Steve Yzerman will need to focus on navigating the salary cap this summer.

For the first time, Red Wings general manager Steve Yzerman will be tasked with improving the team and navigating the salary cap. Detroit can ill afford to take a step backward this summer but have a few tough decisions to make. Pending restricted free agents Lucas Raymond and Moritz Seider are due to see significant salary increases this summer. Many suggest both players will see an eight-year deal that averages at least $8 million per season. I align with that notion, but what if Seider's camp looks for more of a Rasmus Dahlin figure?

Dahlin recently signed an eight-year extension with the Buffalo Sabres that carries an average annual salary of $11 million. Although Seider is a talented defender and the clear top option on the Red Wings, he doesn't quite have Dahlin's offensive upside yet. I mention yet, because Dahlin just finished his sixth NHL season and really exploded offensively in year four. Dahlin is coming off 15 and 20-goal seasons over the past two and a 73-point year last season followed up with a 59-point campaign this past season. Over his first three seasons, Dahlin totaled 18 goals and 107 points over 197 games compared to Seider's 21 goals and 134 points over 246 games over his first three seasons. Although they are different players, there are many similarities between them. Both are top pairing defenders, both are six-foot-three, just over 200 pounds, and both were top-six draft choices as Dahlin went 1.1.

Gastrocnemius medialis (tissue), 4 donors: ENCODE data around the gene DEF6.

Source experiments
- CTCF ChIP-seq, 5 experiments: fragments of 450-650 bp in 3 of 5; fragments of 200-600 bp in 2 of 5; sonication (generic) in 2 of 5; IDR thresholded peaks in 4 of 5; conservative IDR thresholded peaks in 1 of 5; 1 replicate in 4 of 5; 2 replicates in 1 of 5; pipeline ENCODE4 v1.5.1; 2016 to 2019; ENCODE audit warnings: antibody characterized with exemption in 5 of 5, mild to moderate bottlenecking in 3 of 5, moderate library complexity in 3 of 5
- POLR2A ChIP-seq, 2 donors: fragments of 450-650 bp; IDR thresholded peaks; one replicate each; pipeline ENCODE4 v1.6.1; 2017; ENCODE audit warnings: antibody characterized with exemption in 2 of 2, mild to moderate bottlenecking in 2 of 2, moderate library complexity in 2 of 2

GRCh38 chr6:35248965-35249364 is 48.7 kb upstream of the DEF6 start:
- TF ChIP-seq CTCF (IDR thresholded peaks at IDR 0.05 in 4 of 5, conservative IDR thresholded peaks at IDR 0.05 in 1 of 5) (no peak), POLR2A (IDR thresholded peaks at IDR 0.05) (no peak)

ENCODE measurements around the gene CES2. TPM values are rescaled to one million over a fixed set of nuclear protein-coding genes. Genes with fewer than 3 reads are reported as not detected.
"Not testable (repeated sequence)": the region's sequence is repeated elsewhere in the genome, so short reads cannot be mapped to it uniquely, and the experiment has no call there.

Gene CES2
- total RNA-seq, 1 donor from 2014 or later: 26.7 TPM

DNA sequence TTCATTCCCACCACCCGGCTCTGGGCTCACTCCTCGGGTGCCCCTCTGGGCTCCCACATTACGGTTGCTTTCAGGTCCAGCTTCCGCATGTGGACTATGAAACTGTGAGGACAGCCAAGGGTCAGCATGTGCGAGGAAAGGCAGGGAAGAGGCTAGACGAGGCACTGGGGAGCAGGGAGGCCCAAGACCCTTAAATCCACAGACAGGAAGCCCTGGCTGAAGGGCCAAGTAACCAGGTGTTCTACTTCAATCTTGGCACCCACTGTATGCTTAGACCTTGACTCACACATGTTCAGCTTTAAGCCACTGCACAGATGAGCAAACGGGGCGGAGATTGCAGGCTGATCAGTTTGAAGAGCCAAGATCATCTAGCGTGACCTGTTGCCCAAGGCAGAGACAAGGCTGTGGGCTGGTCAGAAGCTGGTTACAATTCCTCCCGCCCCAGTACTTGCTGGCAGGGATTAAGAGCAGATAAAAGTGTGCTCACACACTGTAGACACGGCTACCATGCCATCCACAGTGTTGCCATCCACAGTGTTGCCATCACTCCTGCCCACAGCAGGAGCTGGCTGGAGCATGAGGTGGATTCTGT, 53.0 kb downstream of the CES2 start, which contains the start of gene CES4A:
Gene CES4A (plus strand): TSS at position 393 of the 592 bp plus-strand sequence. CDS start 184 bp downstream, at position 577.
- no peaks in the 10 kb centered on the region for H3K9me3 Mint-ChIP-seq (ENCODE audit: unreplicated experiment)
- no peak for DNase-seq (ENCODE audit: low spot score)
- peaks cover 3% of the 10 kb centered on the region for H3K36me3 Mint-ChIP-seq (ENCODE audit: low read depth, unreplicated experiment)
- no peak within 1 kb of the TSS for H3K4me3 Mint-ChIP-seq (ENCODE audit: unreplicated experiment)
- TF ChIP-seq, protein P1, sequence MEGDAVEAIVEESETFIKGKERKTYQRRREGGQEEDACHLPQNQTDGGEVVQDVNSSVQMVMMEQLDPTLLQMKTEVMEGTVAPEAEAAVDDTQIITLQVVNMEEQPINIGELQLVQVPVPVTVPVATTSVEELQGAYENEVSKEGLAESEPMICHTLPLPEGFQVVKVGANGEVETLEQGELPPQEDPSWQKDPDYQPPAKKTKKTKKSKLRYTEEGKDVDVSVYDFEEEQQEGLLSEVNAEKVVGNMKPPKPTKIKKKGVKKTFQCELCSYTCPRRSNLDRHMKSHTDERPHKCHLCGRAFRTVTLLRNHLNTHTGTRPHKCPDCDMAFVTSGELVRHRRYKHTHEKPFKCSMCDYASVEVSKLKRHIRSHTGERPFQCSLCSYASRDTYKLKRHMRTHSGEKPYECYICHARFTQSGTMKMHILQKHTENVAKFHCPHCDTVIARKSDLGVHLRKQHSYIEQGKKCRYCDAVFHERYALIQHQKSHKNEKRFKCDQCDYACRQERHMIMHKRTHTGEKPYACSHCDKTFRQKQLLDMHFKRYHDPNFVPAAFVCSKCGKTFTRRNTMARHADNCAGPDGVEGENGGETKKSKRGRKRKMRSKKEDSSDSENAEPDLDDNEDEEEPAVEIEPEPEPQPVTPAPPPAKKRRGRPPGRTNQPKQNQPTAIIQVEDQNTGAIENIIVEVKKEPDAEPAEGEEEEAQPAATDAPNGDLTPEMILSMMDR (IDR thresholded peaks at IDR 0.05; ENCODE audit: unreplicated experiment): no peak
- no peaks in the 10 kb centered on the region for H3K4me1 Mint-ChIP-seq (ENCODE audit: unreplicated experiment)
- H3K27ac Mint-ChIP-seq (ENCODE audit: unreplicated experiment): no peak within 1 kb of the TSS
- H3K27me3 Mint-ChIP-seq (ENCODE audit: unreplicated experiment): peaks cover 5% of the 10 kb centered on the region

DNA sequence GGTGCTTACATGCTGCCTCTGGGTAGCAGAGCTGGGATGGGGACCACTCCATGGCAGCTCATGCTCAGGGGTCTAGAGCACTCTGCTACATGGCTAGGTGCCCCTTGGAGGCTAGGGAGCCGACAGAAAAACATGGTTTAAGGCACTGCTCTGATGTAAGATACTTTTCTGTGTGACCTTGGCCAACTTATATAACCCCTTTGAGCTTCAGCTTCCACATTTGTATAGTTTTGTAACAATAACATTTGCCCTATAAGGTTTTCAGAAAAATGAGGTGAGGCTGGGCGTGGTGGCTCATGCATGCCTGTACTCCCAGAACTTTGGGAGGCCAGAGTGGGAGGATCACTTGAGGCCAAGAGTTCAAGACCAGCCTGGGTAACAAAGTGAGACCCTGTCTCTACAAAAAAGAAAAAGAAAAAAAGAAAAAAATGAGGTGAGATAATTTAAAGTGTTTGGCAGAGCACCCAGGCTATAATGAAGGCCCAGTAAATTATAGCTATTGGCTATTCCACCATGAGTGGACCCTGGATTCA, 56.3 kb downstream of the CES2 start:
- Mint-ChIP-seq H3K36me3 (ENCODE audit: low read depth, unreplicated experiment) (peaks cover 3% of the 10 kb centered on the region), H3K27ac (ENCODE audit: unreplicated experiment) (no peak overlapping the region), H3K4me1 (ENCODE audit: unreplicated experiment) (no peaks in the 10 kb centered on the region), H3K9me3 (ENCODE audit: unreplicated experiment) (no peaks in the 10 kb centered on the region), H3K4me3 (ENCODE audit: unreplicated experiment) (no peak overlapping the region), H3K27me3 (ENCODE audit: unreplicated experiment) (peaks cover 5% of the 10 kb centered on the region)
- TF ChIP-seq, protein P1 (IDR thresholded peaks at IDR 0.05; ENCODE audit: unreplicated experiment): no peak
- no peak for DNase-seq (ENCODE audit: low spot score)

Only time will tell, but many are expecting the combination of Raymond and Seider to eat up $16 million in cap space combined moving forward, but that number could come in closer to $18 million, which leaves Yzerman with between $8.5-10.5 million in cap space barring a cap relief trade, etc. If Kane returns to Detroit, it's expected that he will command $5.5 million, leaving the Red Wings with, at best, $5 million remaining to fill out their roster.

Sure, I expect to see a couple of players who are on their entry-level contracts to earn a spot on the Red Wings opening day roster next season, such as Marco Kasper and perhaps Carter Mazur and/or Nate Danielson. Contributions from those types of players will aid the Red Wings' cap situation, but also trimming the fat of, say, Andrew Copp, Justin Holl, and perhaps Ville Husso, Olli Maatta, or Robby Fabbri would give Yzerman more flexibility moving forward.

Moving some salary out will allow Yzerman to re-sign one or two others like Shayne Gostisbehere, Daniel Sprong, or maybe David Perron. Or does Yzerman elect not to re-sign Kane in exchange for roster volume? By not re-upping with Kane, Yzerman may be able to bring back the remainder of the current UFAs if he so chooses. Keep this in mind: some people make it seem simple to move out what can be considered a lousy salary, but if it's such a bad deal, or we feel the player is vastly underachieving, I don't exactly see teams lining up to trade for said player.